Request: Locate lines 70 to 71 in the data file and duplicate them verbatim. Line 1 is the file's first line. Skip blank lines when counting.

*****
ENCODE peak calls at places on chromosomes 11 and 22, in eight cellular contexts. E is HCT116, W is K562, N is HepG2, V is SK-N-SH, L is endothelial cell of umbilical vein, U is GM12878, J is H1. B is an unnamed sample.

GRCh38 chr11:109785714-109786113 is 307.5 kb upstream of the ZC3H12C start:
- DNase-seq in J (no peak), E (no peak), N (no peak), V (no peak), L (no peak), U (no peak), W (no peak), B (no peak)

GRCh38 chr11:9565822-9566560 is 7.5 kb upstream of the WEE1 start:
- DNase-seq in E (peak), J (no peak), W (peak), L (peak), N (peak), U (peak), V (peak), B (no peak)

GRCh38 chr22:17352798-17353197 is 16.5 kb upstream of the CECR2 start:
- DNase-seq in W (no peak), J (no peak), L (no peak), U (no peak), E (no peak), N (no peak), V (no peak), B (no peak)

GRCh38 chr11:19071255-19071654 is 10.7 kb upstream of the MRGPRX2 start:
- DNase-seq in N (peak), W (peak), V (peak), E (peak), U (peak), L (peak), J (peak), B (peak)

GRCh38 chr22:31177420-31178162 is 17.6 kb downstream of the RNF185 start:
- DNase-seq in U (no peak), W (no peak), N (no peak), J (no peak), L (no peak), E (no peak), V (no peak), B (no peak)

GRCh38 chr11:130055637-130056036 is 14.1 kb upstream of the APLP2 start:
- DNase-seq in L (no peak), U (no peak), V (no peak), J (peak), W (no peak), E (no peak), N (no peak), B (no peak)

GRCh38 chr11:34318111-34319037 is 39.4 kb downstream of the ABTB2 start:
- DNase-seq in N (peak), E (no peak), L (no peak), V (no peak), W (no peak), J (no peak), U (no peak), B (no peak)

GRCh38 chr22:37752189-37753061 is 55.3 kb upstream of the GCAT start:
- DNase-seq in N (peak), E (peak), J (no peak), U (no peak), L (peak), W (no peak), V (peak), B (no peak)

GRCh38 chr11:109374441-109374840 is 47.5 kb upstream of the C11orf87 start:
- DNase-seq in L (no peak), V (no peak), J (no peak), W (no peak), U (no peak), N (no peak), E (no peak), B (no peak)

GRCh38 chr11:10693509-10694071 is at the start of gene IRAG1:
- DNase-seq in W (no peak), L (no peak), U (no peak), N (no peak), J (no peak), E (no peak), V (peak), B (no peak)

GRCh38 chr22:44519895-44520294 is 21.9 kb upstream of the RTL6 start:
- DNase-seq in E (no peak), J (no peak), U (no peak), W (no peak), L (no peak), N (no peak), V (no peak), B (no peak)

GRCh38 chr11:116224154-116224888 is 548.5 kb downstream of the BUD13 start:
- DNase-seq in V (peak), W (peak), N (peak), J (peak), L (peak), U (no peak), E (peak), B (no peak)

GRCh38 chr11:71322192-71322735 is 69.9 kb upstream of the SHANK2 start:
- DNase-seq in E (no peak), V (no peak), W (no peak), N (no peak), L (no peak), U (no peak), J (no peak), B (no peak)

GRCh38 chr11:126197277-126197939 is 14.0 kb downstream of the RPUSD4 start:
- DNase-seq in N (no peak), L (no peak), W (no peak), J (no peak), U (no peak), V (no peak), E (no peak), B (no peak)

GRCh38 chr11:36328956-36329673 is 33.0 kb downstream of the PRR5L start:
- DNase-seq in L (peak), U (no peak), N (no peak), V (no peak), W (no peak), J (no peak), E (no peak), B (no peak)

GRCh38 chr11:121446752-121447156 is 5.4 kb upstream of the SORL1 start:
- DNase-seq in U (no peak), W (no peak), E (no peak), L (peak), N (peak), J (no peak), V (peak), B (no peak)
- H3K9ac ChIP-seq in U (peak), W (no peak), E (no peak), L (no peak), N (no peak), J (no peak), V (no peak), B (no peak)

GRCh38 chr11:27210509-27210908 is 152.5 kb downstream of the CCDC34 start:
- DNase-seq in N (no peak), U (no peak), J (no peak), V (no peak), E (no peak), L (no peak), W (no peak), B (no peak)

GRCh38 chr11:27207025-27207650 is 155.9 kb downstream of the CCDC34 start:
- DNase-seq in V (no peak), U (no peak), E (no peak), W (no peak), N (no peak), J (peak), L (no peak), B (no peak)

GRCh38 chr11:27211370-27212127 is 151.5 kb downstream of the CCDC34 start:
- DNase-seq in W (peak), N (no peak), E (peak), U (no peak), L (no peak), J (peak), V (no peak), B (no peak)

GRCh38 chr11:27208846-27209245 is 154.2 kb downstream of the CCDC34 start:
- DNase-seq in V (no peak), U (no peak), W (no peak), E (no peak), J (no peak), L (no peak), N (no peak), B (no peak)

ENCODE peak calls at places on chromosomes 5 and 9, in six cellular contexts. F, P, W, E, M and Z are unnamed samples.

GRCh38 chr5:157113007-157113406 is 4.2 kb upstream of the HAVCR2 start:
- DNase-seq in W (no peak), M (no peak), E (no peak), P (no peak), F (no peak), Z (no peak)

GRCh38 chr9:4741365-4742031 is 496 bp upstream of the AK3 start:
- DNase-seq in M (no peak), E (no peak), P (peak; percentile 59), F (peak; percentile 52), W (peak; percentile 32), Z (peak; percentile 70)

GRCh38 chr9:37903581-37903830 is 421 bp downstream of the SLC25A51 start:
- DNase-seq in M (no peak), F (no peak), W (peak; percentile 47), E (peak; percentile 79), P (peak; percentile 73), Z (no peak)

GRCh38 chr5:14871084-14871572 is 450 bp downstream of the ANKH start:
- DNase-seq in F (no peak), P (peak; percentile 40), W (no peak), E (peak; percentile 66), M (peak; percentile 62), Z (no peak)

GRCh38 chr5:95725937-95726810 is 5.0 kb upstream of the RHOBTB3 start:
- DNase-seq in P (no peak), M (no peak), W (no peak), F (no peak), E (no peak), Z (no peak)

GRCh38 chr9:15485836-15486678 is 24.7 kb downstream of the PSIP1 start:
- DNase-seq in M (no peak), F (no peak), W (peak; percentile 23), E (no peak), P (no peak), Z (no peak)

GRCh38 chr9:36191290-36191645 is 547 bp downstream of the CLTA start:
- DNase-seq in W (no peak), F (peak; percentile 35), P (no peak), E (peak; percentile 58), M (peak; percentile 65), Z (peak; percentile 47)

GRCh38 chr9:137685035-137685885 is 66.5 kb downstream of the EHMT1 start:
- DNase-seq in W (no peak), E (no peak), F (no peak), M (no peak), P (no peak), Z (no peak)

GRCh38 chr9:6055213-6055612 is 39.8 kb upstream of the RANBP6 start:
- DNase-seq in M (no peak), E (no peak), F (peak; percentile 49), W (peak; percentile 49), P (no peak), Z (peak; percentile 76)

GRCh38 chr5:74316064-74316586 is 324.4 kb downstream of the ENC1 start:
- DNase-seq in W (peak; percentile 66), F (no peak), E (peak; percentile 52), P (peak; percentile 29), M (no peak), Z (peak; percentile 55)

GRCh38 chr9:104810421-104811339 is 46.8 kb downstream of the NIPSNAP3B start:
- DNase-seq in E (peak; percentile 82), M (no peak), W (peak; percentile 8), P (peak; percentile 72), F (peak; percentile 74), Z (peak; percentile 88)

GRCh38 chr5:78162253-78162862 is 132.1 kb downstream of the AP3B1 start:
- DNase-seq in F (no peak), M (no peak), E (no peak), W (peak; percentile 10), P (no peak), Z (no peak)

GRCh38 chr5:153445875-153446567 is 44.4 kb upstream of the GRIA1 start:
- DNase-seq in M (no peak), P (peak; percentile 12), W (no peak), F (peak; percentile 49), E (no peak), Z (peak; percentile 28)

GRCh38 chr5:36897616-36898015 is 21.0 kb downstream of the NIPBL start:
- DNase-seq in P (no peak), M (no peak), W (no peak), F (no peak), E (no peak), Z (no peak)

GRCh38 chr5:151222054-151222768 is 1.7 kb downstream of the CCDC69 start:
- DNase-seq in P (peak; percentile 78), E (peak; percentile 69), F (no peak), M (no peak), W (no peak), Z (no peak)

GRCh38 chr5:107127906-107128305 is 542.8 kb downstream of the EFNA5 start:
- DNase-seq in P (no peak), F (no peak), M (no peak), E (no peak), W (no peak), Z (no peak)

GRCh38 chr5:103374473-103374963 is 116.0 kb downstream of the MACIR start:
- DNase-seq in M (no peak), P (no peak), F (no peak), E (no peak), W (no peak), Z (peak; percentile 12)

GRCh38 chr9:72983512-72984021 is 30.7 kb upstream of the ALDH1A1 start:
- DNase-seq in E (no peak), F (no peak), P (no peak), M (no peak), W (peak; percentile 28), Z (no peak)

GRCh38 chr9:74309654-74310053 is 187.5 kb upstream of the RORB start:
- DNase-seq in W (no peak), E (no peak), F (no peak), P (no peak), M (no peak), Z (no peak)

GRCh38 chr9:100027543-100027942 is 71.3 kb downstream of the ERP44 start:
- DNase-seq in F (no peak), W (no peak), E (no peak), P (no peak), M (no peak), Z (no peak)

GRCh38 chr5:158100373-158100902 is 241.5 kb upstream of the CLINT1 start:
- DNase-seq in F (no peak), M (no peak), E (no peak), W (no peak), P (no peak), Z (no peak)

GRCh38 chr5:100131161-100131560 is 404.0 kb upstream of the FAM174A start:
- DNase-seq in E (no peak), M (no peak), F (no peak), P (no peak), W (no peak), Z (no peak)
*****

GRCh38 chr5:36897616-36898015 is 21.0 kb downstream of the NIPBL start:
- DNase-seq in P (no peak), M (no peak), W (no peak), F (no peak), E (no peak), Z (no peak)